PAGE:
In March, a collaborative investigation graded each state government on its ability to legislate against corruption and enforce those laws. Within its analysis, the independently monitored State Integrity Investigation also handed out grades for each insurance commission on issues such as whether it is protected from influence by special interest, whether conflict of interest regulations exist and whether there is public disclosure of documents filed by insurance companies.
Those in Connecticut and Mississippi will be happy to note that their states were head of the class, with each receiving an “A.” Alabama, Louisiana, New Hampshire, New Jersey and Washington have nothing to hang their head about either-each scored a “B+.”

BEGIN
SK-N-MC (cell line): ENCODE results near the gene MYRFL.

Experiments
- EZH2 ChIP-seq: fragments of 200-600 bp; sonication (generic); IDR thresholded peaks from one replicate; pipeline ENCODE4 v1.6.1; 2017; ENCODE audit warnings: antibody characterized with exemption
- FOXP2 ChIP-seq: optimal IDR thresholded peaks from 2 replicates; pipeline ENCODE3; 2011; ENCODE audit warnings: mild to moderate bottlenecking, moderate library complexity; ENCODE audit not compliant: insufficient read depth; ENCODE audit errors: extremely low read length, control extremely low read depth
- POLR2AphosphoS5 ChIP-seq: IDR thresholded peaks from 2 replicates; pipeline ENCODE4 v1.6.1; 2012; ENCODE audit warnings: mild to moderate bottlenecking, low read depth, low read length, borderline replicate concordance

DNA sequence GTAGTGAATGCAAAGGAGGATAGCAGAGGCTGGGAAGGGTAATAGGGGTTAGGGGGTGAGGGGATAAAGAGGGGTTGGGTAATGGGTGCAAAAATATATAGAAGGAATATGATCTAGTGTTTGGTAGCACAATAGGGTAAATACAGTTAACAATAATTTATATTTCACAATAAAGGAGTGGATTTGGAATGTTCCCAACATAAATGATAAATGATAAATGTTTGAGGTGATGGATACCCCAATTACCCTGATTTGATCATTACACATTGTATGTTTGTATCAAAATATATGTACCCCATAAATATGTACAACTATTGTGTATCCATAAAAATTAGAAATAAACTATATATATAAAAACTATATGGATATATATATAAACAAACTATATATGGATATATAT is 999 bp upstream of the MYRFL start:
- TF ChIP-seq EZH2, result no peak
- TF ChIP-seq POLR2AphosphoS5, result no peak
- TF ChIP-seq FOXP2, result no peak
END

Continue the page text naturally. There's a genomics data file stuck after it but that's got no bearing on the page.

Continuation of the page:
The news wasn’t so good throughout the nation, however. The average grade was a “D+” and 16 states failed. Wyoming, which scored 26 on a 100-point scale, finished dead last. Unfortunately, no amount of studying can help Cheyenne or any of the other low-ranking capitals turn around their insurance commissions. It will take legislation, regulation and enforcement for them to improve.